Human body

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NEW YORK — There is so much about the brain we still don’t understand, but a new study has discovered some of the hidden connections that could soon help people suffering from various immune disorders. Researchers from Columbia University’s Zuckerman Institute have discovered that the brain possesses a remarkable ability to detect, amplify, and suppress inflammation in mice. This finding sheds new light on the intricate relationship between the brain and the immune system, potentially paving the way for novel therapies targeting a wide range of autoimmune diseases and inflammatory disorders.

“The brain is the center of our thoughts, emotions, memories and feelings,” says co-first study author Dr. Hao Jin, who started this study as a postdoctoral researcher at Columbia and is now a tenure track investigator at the National Institute of Allergy and Infectious Diseases, in a media release. “Thanks to great advances in circuit tracking and single-cell technology, we now know the brain does far more than that. It is monitoring the function of every system in the body.”

The study, published in the journal Nature, builds upon recent work revealing the importance of the body-brain axis. This vital pathway allows for the exchange of information between various organs and the brain, enabling the brain to monitor and control the body’s biological processes.

Labeled in red are neurons in the brainstem of a mouse that control body inflammatory responses
Labeled in red are neurons in the brainstem of a mouse that control body inflammatory responses. Labeled in blue are the brain’s other cells. (Credit: Hao Jin and Charles Zuker)

To investigate the brain’s potential connections with inflammation and innate immunity, researchers focused on the innate immune system, a defense mechanism shared by all animals. Unlike the adaptive immune system, which remembers previous encounters with pathogens, the innate immune system attacks anything with common traits of germs, allowing for a quicker response to new threats.

The team discovered that a specific region of the brainstem, known as the caudal nucleus of the solitary tract (cNST), plays a crucial role in regulating inflammatory responses. By chemically suppressing the cNST in mice, the researchers observed an uncontrolled inflammatory response, with levels of pro-inflammatory molecules more than tripling and anti-inflammatory compounds decreasing by roughly two-thirds. Conversely, artificially activating the cNST resulted in a significant reduction in pro-inflammatory molecule levels and a nearly ten-fold increase in anti-inflammatory chemical levels.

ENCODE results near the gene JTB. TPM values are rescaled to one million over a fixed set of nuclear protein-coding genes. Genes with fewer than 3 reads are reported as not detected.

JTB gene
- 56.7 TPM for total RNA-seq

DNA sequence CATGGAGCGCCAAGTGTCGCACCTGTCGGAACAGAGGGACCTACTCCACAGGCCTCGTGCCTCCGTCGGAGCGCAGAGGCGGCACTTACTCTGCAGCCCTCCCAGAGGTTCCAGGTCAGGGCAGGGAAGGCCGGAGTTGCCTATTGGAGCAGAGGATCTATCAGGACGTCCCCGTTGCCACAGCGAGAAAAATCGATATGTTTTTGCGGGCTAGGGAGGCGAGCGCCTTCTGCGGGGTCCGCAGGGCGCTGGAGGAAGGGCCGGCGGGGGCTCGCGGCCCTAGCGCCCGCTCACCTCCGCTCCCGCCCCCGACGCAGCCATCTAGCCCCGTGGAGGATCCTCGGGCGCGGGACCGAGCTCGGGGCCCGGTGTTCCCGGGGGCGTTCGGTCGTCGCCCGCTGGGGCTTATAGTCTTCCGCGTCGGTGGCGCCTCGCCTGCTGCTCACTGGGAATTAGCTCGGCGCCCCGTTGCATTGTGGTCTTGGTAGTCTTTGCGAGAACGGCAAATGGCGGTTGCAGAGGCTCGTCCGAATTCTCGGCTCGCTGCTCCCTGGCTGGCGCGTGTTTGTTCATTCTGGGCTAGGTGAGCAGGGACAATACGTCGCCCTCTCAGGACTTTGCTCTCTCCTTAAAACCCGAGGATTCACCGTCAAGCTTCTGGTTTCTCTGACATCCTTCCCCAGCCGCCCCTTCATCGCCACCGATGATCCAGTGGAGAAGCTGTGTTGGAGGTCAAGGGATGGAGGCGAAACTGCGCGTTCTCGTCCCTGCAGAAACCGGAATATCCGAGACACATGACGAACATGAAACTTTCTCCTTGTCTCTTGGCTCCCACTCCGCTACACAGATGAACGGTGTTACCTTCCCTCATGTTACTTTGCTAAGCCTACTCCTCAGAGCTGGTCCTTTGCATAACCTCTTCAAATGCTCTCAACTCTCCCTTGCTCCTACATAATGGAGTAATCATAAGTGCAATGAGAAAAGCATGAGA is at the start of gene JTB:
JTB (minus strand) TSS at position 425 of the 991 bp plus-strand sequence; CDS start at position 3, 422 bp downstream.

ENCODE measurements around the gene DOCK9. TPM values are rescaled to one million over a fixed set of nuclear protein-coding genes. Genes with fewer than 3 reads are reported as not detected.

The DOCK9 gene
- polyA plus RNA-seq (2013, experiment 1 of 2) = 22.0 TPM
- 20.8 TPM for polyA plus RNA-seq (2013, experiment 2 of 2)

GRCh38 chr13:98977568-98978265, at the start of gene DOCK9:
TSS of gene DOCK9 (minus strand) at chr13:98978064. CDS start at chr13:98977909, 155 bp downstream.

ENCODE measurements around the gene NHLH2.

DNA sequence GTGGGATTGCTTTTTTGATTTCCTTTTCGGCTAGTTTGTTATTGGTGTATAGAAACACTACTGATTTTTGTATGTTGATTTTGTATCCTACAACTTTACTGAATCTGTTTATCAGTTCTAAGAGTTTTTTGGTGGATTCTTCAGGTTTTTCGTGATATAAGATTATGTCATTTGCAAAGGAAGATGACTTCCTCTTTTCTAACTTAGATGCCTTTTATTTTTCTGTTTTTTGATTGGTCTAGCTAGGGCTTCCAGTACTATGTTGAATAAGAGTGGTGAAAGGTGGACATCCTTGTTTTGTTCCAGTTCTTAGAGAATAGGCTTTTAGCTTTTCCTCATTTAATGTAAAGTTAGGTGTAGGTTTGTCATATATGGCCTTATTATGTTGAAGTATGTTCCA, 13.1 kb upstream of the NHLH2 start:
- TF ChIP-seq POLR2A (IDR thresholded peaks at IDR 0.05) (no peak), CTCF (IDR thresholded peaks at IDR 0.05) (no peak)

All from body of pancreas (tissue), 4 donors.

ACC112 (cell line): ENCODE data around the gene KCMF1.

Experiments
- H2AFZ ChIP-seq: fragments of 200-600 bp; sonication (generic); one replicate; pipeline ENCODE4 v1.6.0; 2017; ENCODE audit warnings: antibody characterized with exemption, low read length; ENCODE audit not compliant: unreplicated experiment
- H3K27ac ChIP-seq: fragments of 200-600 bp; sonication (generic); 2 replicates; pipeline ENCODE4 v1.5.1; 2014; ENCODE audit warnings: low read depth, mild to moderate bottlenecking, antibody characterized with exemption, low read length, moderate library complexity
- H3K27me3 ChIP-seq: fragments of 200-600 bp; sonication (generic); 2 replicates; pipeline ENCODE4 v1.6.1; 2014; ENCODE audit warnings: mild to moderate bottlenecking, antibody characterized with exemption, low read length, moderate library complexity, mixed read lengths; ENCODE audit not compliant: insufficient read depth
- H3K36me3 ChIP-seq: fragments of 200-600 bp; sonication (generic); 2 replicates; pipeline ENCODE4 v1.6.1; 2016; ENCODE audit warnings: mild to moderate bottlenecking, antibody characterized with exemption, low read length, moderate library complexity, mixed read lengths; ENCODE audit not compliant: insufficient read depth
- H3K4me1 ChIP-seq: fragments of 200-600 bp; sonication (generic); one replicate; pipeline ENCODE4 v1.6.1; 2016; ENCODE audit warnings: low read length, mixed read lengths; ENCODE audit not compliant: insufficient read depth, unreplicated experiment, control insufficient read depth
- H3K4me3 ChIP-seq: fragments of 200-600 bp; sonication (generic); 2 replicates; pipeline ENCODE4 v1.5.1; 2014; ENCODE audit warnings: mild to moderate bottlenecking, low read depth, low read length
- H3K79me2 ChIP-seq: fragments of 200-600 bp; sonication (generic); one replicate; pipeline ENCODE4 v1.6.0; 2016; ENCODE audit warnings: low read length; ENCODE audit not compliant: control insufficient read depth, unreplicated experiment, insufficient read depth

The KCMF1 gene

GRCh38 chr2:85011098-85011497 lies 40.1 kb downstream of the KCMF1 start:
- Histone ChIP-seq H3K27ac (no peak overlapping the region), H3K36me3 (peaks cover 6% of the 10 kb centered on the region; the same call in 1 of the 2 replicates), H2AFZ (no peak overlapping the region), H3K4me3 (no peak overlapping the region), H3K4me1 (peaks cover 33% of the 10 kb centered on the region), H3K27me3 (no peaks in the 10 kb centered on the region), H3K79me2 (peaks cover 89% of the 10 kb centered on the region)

“Similar to a thermostat, this newfound brain circuit helps increase or decrease inflammatory responses to keep the body responding in a healthy manner,” explains Dr. Jin. “In retrospect, it makes sense to have a master arbiter controlling this vital response.”

The implications of this discovery extend beyond mice, as previous research involving vagus nerve stimulation in humans suggests similar mechanisms may be at play. The findings also align with long-held beliefs about the mind’s influence on the body.

“A lot of psychosomatic effects could actually be linked to brain circuits telling your body something,” notes Dr. Jin.

brain action
Similar to a thermostat, this newfound brain circuit helps increase or decrease inflammatory responses to keep the body responding in a healthy manner,” researchers explain. (credit: Baylor University)

By identifying the specific groups of neurons in the vagus nerve and the cNST responsible for detecting and controlling pro- and anti-inflammatory activity, researchers have opened up new avenues for exploring how the brain monitors and modulates body physiology. This breakthrough could lead to the development of innovative therapies for a wide range of autoimmune diseases and inflammatory conditions, such as rheumatoid arthritis, Type 1 diabetes, multiple sclerosis, lupus, inflammatory bowel disease, Crohn’s disease, and even long COVID syndrome.

Autoimmune diseases are estimated to affect approximately one in 10 individuals worldwide, according to a 2023 Lancet study. In the United States alone, the economic burden of autoimmune diseases may exceed $100 billion annually, as reported by the Autoimmune Association. By harnessing the activity of this newly discovered brain circuit, researchers hope to make a significant impact on the lives of those suffering from immune-related disorders.

“This new discovery could provide an exciting therapeutic venue to control inflammation and immunity,” says senior study author Dr. Charles S. Zuker, a principal investigator at Columbia’s Zuckerman Institute and a Howard Hughes Medical Institute investigator.

As research continues to unravel the complexities of the body-brain axis, the potential for groundbreaking treatments targeting the brain’s influence on inflammation and immunity grows increasingly promising.

StudyFinds’ Matt Higgins contributed to this report.

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